On Thursday 22nd April 2021, at 15:45-17:00 our partner Breda University of Applied Sciences will participate in (and moderate) the Digital Skills for PostCovid Tourism webinar! If you are interested in attending sign up to the event here.
Technology is transforming visitor attractions. The use of digital technology is now commonplace in attractions, including museums, to engage visitors, enhance their experience, interpret information and bring history and stories to life. Today, visitors can see and expect more uses of technology in museums including interactive media exhibits, use of smartphones, augmented and virtual reality and interactive apps, to create memorable and personalized experiences. Additionally, virtual tours have played a key role in engaging with visitors during Covid-19. Digital skills are thus becoming increasingly important in the tourism industry. The importance and demand for digital skills across tourism sub-sectors is highlighted by the Next Tourism Generation Alliance.
Typically, when people think of sustainable tourism they consider how it impacts the environment. But, it also takes into account the current and future economic, social and environmental impact of its activities.
In order to have sustainability fully incorporated into tourism there is a lot to consider, from laws and regulations to the local people and demand from tourists. That is why, it is important to not only look at sustainable tourism from the perspective of the tourism provider but also from that of an individual tourist. Every cog in the machine is crucial to ensure that sustainable tourism thrives.
According to the recent UNESCO report “Museums around the world in the face of COVID 19”, 90% of museums, globally, have been forced to close their doors during the corona crisis and more than 10% may never reopen. Most cultural professionals have been forced to work from home and many have adapted their traditional roles to support different departments and functional areas of expertise. Faced with extremely challenging times, the management and staff of cultural institutions have been able to respond in rapid and creative ways to the social and cultural needs of their societies, taxing their professional skills. Museums and heritage institutions have experienced several changes during this process, many of the trends and new practices will remain after the crisis and management and staff will need to be ready to welcome those changes. Through this thought-provoking and stimulating period, NTG digital and socio-cultural skills have become even more prominent for museum and heritage professionals. This piece presents some of the most interesting initiatives developed by museums around the world during the lockdown period and the way professionals have responded to the challenges. It also presents some of the trends that will probably continue after the crisis.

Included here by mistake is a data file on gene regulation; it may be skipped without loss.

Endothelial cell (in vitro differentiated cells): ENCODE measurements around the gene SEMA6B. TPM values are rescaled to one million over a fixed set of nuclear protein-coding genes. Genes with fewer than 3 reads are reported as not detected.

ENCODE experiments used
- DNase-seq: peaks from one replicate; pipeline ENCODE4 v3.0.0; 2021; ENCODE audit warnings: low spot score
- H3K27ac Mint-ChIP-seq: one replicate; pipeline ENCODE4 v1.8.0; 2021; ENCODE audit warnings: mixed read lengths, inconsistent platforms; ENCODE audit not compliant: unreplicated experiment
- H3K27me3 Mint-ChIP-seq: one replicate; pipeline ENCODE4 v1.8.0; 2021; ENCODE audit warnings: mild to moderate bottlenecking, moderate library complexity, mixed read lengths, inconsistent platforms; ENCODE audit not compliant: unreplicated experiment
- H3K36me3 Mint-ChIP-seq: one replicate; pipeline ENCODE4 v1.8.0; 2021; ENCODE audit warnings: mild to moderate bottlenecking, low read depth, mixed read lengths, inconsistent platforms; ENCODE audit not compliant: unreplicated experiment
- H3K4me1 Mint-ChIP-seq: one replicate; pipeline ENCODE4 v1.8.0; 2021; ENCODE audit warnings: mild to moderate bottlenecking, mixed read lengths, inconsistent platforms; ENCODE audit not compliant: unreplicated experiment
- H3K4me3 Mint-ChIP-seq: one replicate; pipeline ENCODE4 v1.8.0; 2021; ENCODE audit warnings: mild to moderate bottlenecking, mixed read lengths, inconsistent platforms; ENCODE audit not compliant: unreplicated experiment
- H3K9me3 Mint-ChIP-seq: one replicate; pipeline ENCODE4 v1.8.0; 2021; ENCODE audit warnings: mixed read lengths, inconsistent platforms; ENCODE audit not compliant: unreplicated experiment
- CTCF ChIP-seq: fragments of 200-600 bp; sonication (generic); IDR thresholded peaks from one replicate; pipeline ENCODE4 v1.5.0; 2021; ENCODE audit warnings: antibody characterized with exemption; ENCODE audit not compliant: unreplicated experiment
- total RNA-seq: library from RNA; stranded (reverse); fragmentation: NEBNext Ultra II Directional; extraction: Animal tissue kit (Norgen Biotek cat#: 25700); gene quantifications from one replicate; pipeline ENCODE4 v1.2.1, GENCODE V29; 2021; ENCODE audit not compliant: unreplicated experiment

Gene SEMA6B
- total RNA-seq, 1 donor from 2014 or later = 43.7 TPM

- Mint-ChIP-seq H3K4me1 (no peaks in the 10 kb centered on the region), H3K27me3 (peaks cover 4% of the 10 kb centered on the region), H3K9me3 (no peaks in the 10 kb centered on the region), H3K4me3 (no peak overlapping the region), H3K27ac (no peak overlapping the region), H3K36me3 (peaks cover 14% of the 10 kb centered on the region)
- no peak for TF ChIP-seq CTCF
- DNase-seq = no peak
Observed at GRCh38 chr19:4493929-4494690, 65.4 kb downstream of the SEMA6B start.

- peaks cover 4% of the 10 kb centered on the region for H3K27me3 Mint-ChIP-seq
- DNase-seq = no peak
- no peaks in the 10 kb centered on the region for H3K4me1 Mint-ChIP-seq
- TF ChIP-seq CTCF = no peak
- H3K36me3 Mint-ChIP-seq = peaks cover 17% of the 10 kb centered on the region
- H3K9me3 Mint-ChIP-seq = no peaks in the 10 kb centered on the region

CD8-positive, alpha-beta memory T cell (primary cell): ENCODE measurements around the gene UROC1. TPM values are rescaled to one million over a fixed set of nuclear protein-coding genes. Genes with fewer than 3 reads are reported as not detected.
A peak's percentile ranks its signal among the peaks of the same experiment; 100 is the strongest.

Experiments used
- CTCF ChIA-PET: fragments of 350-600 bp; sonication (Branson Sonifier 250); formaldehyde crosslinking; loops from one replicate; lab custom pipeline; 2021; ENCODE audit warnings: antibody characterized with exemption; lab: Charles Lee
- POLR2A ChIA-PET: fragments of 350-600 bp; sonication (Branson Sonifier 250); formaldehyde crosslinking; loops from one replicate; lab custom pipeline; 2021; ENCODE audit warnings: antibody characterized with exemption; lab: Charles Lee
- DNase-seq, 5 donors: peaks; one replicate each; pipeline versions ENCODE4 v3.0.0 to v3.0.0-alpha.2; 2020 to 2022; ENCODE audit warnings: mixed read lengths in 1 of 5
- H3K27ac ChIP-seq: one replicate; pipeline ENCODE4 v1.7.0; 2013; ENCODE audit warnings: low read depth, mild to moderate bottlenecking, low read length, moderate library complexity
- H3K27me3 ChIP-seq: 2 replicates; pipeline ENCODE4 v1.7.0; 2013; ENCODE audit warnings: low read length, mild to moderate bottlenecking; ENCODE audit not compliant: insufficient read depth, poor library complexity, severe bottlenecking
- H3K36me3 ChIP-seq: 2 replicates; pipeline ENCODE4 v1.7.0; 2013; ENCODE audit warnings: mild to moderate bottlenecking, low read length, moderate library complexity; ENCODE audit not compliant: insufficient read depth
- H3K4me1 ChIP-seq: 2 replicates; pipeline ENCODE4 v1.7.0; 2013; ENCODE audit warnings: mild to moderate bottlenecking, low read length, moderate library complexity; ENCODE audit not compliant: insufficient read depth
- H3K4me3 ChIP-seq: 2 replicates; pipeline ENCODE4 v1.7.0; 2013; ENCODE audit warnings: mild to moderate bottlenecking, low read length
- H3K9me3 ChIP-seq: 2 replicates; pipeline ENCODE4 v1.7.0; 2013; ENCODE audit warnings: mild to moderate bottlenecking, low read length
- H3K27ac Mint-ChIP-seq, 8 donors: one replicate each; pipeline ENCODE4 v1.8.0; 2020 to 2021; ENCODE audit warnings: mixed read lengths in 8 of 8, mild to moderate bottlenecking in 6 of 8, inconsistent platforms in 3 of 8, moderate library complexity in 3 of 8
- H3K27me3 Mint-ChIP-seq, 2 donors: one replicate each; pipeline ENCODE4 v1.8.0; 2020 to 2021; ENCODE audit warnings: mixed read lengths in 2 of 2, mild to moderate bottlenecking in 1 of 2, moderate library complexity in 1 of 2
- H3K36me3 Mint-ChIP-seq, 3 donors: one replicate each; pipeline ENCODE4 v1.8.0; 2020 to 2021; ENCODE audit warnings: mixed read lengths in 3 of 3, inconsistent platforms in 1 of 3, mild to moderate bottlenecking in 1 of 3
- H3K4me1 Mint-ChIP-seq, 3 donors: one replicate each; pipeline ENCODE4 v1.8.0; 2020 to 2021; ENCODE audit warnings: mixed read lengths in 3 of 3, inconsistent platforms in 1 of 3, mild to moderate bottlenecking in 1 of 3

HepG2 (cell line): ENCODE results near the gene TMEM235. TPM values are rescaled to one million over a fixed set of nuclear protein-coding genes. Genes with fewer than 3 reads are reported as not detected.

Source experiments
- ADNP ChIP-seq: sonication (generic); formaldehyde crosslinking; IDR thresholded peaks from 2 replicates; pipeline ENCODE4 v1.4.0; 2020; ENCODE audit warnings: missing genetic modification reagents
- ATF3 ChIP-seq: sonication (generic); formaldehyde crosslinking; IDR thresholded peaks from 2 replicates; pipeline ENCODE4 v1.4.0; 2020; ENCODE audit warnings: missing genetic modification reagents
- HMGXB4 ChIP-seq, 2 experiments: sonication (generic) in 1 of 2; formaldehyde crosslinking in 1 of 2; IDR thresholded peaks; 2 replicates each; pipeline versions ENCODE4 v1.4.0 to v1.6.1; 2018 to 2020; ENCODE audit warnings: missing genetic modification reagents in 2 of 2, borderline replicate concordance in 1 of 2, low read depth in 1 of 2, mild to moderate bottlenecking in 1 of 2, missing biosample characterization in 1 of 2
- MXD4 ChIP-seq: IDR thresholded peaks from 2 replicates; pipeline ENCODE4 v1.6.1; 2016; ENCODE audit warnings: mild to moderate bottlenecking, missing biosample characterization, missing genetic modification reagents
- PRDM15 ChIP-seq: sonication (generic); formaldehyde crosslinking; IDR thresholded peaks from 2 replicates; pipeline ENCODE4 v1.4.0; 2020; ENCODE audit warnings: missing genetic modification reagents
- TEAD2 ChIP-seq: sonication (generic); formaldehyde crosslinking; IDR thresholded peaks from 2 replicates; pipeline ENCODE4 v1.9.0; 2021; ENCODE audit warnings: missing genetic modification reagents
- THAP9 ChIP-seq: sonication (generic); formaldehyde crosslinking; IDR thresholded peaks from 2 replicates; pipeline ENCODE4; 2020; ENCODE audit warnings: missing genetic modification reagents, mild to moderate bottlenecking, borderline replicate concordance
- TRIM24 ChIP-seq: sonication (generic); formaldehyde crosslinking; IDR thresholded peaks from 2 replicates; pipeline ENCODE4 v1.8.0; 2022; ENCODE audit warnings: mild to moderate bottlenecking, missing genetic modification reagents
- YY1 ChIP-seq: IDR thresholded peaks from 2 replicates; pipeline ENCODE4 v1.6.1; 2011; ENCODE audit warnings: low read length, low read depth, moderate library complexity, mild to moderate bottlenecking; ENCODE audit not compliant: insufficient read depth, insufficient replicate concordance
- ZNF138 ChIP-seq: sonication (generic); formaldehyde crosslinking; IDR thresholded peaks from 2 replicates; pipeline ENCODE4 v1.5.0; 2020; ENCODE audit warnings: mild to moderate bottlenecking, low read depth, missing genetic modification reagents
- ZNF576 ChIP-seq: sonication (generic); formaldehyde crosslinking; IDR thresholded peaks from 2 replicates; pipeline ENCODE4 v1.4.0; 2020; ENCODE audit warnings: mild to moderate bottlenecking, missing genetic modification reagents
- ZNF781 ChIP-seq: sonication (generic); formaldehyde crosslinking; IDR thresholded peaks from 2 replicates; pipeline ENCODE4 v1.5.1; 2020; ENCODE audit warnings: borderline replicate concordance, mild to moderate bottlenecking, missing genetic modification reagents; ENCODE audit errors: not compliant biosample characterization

Helping people to acquire key digital skills is vital to the recovery post-Covid as we all know. However, one issue that we are seeing at a global level at People 1st International is just how important it is for the efforts of employers, banks, NGOS, other funding bodies and government agencies to be aligned, so that key stakeholders are in the loop on key initiatives. This will both ensure that there are no unnecessary overlaps between projects, and that funding for skills development is spent in the best possible way.
Dr. Agnė Vaitkuvienė is the President of the Lithuanian Countryside Tourism Association, the owner and manager of the homestead “Provansalis”, and a lecturer at Vilnius University. She has been teaching at Vilnius University since 2006, in the courses – Interpretation and Communication of Cultural Heritage, Cultural Heritage in Contemporary Lithuania and Cultural Heritage and Tourism. She therefore combines “the best of two worlds”: practical experience as a small rural tourism entrepreneur, and at the same time a profound understanding and vision about the importance of training and skills development in this sector.
During the months of July and August 2020, only 50% of the hotels in Spain have been open, as opposed to 100% that would have been in a normal year, a year in which we would not have been living through a pandemic. The figure is even worse for the month of September, when the operating hotel offer did not exceed 30%. From October onwards, the hotels have had to gradually close, until there is a remainder called “refuge hotels” of barely 10% of the existing capacity in Spain, as establishments open to facilitate the accommodation of transport or health personnel throughout the country.
How can a hotel emerge stronger from the COVID-19 Crisis? In her study “Future Hotel – The Smart Resilient Hotel” (original available in German + English) Prof. Dr. Vanessa Borkmann, head of research at the Fraunhofer Institute for Industrial Engineering (IAO), points out fields of action and possibilities. One result: Digitalization promotes resilience in hotels.
On 7 and 8 October Next Tourism Generation alliance partner Cardiff Met University attended VAC2020, (#vac2020), a 2 day virtual conference, to gain a better understanding of the concerns of the UK Visitor Attractions sector in 2020.